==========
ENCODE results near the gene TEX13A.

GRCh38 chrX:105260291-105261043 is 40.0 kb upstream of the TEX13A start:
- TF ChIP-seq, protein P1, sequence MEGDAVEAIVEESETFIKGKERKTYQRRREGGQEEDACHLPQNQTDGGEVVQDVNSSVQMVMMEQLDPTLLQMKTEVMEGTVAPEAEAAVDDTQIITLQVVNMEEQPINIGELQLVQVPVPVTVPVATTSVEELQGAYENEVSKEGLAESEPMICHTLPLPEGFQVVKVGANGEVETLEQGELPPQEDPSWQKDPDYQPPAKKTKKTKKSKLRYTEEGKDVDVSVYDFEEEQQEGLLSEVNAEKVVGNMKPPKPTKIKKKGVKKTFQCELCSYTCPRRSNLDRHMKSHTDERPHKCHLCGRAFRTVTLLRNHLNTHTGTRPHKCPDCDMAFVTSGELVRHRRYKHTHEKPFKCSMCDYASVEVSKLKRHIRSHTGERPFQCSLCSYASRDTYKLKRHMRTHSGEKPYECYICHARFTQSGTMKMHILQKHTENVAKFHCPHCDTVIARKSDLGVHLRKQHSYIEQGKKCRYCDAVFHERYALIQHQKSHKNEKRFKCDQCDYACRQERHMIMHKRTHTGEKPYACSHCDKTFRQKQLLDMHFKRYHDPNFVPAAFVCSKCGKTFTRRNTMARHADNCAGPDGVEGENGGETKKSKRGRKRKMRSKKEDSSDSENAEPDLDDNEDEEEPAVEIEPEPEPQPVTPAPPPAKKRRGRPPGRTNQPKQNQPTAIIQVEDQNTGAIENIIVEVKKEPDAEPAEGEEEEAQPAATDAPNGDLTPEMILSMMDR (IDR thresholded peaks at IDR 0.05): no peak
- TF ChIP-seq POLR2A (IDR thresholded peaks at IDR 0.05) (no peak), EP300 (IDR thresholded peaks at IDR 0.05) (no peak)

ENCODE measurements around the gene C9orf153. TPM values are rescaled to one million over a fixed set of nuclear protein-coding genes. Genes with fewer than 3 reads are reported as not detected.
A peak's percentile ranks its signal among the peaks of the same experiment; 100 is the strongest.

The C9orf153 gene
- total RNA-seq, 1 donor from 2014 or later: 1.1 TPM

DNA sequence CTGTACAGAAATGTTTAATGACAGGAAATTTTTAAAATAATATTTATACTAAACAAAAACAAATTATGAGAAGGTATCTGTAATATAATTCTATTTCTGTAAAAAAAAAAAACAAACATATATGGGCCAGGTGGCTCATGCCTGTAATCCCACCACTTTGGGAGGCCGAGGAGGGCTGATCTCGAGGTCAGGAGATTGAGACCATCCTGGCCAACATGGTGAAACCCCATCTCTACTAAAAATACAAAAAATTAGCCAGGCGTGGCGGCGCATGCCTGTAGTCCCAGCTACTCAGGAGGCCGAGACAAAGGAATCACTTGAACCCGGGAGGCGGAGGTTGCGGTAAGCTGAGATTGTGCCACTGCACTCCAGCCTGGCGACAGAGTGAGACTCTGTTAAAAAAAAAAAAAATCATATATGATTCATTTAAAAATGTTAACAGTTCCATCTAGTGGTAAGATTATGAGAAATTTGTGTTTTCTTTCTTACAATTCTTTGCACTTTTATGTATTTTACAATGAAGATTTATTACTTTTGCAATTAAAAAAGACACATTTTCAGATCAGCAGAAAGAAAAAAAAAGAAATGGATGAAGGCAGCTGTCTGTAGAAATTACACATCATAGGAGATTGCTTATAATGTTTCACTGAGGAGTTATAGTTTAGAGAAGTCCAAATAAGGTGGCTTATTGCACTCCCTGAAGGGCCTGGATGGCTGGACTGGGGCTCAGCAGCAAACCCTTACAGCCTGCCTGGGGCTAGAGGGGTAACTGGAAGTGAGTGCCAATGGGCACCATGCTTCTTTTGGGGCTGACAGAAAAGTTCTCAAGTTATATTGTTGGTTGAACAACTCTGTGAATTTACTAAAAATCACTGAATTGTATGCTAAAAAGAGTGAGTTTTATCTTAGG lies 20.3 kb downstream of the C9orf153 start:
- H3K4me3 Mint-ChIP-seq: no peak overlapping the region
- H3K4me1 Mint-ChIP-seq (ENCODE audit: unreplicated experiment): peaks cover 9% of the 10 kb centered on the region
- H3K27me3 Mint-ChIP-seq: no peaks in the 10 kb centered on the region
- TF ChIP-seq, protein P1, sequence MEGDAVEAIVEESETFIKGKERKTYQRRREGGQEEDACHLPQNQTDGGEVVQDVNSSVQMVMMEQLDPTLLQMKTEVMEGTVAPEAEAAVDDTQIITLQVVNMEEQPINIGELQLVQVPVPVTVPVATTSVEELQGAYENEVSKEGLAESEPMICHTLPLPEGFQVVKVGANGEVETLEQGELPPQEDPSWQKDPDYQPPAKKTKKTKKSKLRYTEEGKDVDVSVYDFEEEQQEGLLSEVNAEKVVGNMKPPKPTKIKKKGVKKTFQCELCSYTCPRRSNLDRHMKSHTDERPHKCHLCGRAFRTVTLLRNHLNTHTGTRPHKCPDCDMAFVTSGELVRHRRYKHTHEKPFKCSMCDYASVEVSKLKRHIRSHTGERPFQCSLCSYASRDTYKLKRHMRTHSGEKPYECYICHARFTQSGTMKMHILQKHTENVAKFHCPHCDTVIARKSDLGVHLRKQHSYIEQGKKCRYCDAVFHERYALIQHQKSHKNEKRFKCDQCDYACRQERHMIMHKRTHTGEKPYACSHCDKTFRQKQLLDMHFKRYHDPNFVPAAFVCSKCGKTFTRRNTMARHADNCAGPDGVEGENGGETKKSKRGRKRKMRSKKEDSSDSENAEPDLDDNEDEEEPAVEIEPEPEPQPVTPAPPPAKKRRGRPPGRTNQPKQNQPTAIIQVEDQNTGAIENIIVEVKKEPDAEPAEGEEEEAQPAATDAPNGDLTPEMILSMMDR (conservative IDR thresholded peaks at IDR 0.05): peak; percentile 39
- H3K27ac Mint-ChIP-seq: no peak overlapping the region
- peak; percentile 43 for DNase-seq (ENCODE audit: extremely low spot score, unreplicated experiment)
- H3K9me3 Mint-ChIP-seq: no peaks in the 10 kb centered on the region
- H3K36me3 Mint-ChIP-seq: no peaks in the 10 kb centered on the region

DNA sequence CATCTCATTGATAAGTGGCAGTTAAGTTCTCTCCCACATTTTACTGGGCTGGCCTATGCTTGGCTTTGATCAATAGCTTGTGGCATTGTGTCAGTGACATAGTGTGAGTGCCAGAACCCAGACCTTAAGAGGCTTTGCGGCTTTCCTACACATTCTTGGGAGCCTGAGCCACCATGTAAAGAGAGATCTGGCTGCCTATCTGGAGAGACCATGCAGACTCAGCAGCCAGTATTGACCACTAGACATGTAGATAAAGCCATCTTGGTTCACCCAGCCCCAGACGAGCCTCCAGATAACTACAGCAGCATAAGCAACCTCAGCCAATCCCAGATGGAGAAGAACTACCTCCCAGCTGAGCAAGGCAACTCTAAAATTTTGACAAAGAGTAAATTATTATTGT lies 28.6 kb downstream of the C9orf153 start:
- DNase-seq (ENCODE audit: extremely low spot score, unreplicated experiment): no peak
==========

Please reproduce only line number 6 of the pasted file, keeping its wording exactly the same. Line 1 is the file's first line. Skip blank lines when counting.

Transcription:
A peak's percentile ranks its signal among the peaks of the same experiment; 100 is the strongest.